Alerted to this information, Detective Murphy immediately contacted officers from several area police departments who were assigned to the York County Drug Task Force and requested that they meet him at the motel. (Id. at p. 8) Detective Murphy arrived at the motel at 10:40 a.m., a little less than an hour after he received the information from Detective Alcorn. At the motel, Detective Murphy and other police were able to corroborate some of the information provided by the informant and specifically confirmed that Room 121 had been occupied the previous evening, as the informant reported. When police asked the front desk clerk if Room 121 was still occupied they were told that the room was occupied by a man and a woman, who were scheduled to check out in approximately 20 minutes, by 11 o'clock. (Id. at pp. 16-17.)
From Murphy's past experience, he knew it would normally take a little over an hour to gather the required information, type up a warrant application, travel to the appropriate magistrate to get the warrant signed and then get back to the location to execute the warrant. (Id. at p. 18) Thus, despite having immediately acted upon the information he received from the informant linking the occupants of the motel room to drug trafficking, Murphy knew that he would not be able to obtain a warrant before the suspected drug dealers checked out of the motel room. Confronted with this dilemma, detective Murphy acted prudently. He contacted attorney Scott McCabe in the District Attorney's Office and, after explaining the situation, was advised that sufficient exigent circumstances existed to immediately enter and secure the occupants of the room and then he was to either secure consent to search from the occupants or secure a search warrant. (Id. at p. 8.)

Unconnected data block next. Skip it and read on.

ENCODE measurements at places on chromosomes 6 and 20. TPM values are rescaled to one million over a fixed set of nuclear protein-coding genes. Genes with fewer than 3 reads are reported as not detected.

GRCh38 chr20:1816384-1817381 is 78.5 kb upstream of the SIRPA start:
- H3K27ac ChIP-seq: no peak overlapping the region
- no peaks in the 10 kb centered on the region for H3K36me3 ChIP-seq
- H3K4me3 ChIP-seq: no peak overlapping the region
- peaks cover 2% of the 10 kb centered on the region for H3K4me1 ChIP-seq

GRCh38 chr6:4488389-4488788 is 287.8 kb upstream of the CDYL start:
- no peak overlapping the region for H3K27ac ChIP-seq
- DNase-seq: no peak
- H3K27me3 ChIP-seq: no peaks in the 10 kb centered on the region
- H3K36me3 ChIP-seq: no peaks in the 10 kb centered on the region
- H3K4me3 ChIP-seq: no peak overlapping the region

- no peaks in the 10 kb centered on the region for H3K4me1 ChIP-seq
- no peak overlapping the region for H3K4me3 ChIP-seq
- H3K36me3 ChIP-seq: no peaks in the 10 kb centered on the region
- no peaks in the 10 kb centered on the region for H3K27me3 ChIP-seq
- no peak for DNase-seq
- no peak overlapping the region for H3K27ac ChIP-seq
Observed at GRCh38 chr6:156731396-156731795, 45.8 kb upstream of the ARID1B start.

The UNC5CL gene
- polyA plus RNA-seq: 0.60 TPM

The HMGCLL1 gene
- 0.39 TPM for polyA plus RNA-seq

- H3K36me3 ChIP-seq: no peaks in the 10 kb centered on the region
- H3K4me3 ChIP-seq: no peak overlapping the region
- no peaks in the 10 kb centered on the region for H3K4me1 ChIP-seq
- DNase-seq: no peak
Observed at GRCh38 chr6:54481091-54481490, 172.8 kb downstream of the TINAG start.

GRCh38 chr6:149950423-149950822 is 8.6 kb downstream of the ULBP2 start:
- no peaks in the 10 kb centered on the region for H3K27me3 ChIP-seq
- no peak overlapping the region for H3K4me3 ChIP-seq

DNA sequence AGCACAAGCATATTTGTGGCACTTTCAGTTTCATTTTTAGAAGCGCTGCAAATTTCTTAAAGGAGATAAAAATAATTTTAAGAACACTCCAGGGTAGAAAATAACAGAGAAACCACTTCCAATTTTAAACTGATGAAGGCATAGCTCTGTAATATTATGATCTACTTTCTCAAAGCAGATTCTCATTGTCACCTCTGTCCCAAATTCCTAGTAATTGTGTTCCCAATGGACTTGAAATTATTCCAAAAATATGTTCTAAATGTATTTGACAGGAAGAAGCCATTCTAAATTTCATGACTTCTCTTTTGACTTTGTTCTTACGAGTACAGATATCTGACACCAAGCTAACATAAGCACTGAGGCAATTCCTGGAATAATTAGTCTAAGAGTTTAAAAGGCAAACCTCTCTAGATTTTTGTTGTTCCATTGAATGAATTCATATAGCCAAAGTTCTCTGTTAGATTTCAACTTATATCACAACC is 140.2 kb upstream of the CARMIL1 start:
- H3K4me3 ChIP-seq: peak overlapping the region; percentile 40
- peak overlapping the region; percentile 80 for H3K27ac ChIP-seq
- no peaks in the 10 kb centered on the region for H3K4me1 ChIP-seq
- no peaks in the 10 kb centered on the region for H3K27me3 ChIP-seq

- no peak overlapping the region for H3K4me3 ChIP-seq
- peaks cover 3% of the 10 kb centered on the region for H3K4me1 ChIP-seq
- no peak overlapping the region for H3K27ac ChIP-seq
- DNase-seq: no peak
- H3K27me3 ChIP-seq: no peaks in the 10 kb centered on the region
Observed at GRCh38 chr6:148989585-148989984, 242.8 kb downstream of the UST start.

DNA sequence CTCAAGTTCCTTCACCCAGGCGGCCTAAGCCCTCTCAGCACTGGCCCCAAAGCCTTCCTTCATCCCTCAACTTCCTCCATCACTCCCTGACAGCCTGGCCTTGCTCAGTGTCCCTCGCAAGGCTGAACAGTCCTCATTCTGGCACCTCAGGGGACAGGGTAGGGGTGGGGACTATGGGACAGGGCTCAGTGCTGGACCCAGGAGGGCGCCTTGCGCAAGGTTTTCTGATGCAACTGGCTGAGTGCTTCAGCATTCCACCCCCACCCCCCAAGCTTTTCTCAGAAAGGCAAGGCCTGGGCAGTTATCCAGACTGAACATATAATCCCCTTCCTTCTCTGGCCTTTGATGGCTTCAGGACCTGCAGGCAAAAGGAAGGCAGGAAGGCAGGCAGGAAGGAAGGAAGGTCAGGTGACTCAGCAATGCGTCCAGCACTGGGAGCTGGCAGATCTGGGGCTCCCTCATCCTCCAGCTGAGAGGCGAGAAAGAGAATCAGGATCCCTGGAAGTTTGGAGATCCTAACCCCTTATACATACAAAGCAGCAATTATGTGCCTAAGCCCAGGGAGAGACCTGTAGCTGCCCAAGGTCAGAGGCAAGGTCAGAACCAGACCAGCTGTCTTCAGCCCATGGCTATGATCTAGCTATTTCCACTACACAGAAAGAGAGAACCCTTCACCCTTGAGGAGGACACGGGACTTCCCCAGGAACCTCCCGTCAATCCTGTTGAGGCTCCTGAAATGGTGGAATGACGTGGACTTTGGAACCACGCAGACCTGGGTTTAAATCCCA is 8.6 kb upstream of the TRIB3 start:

Acting on this advice, police obtained a room key from the hotel staff and the officers proceeded to room 121. (Id. at pp. 8, 11.) When Detective Murphy and the other officers entered the room they found the petitioner, Cory Moss, and a woman, Anneleise Scherrer, inside the room. (Id. at pp. 8-9, 11) As he entered the room Detective Murphy also observed a baggie of marijuana in plain view lying on the dinette table. (Id. at p. 9) The detective immediately advised Moss and Scherrer why the police had gained entry and informed them that the police had information that cocaine was being sold from that room. (Id. at pp. 9, 11) After Detective Murphy advised Moss and Scherrer of their Mirandarights, he asked whether they would give him permission to search the room. (Id. at pp. 9, 11.)